Del Mas­tro loses ap­peal

For­mer MP back in jail af­ter On­tario Court of Ap­peal de­ci­sion; ap­peal to Supreme Court of Canada mulled


For­mer Peter­bor­ough MP Dean Del Mas­tro re­turned to jail in Lind­say on Wed­nes­day af­ter los­ing a sec­ond ap­peal on elec­tion act vi­o­la­tions, but his lawyer stated they are now con­sid­er­ing an ap­peal to the Supreme Court.

Scott Fen­ton, Del Mas­tro’s lawyer, wrote in an emailed state­ment to The

Ex­am­iner that his client is “very dis­ap­pointed” with the On­tario Court of Ap­peal’s de­ci­sion.

“We are ac­tively con­sid­er­ing an ap­pli­ca­tion for leave to ap­peal to the Supreme Court of Canada,” he wrote.

The ap­peal was heard by a panel of three judges; the de­ci­sion was unan­i­mous.

On­tario Court of Ap­peal Chief Jus­tice Ge­orge Strathy wrote the de­ci­sion, which was re­leased Wed­nes­day.

The other two judges – Jus­tice Mary Lou Benotto and Jus­tice Bradley Miller – agreed with the dis­missal of the ap­peal.

It is the sec­ond ap­peal for Del Mas­tro, who was convicted of hav­ing over­spent on his elec­tion cam­paign in 2008 and of hav­ing taken steps to cover it up.

He was found guilty in 2014 and was sentenced in 2015 to 30 days in jail and four months of house ar­rest.

Wed­nes­day was Del Mas­tro’s ninth day spent in jail.

He spent one night in jail af­ter he was first sentenced, in the early sum­mer of 2016, and was re­leased on bail the fol­low­ing day to file his first ap­peal.

Af­ter los­ing that ap­peal in Oshawa court, he was re­turned to jail for six days be­fore fil­ing an ap­peal to the On­tario Court of Ap­peal.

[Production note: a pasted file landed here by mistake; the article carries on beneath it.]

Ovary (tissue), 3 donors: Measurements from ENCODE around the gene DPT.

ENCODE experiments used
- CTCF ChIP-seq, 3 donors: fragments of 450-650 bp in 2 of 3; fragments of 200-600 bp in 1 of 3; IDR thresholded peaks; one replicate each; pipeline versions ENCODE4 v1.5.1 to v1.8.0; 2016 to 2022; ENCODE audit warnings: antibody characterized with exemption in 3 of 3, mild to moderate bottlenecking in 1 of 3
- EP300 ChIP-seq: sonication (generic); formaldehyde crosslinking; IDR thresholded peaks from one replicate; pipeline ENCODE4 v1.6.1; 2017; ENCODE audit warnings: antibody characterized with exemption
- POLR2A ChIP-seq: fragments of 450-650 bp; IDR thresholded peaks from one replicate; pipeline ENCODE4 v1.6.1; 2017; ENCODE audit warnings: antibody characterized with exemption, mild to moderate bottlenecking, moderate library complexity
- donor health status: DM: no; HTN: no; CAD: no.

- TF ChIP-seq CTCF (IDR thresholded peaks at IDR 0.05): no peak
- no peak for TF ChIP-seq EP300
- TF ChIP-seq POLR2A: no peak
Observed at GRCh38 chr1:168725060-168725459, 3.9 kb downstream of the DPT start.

He spent one day in jail in June, as that ap­peal was be­ing heard in court in Toronto. Then on Wed­nes­day, he was re­turned to jail when that ap­peal lost.

At is­sue is a $21,000 cheque Del Mas­tro wrote to Holin­shed, his voter-call­ing firm. Fen­ton had ar­gued be­fore the On­tario Court of Ap­peal that the trial judge, Jus­tice Lisa Cameron, failed to con­sider the com­mer­cial value of the ser­vices he ordered from Holin­shed.

The pres­i­dent of Holin­shed, Frank Hall, tes­ti­fied at trial that the cheque was meant to cover voter-call­ing. He also said Del Mas­tro had asked him to back­date the in­voices so it ap­peared the work had been done out­side the elec­tion pe­riod.

But Fen­ton ar­gued that the ex­pense shouldn’t count be­cause there was “no way in the world” that Del Mas­tro had re­ceived $21,000 in ser­vices from Holin­shed.

The trial heard that the firm’s record-keep­ing was shoddy, so there was no proof of the num­ber of calls made for Del Mas­tro.

F en ton ex­plained it this way, be­fore the On­tario Court of Ap­peal: if a can­di­date spent $100 on lawn signs but only half of those signs were ever planted in peo­ple’s yards, then the can­di­date should only ac­count for half the cost.

But Strathy wrote in the de­ci­sion that this in­ter­pre­ta­tion doesn’t square with the in­tent of Par­lia­ment.

He wrote that if can­di­dates were to ac­count only for com­mer­cial value rather than money spent, keep­ing track of cam­paign ex­penses would be “un­cer­tain, un­work­able and im­prac­ti­cal.”

“The re­port­ing of elec­tion cam­paign ex­penses would be­come a night­mare if th­ese sort of cal­cu­la­tions were re­quired,” he wrote.

“The au­dit­ing and in­ves­ti­ga­tion of ex­penses for hun­dreds of can­di­dates across the coun­try would be im­prac­ti­cal, time-con­sum­ing and ex­pen­sive. In­stead of be­ing sim­ple and trans­par­ent, the re­port­ing, au­dit­ing and dis­clo­sure of elec­tion ex­penses would be con­fus­ing and opaque.”


For­mer Peter­bor­ough Con­ser­va­tive MP Dean Del Mas­tro with his wife Kelly and fam­ily mem­bers ar­rive at the court in Oshawa on April 5, 2016 for one of his ap­peals. Del Mas­tro is back in jail af­ter an On­tario Court of Ap­peal rul­ing.


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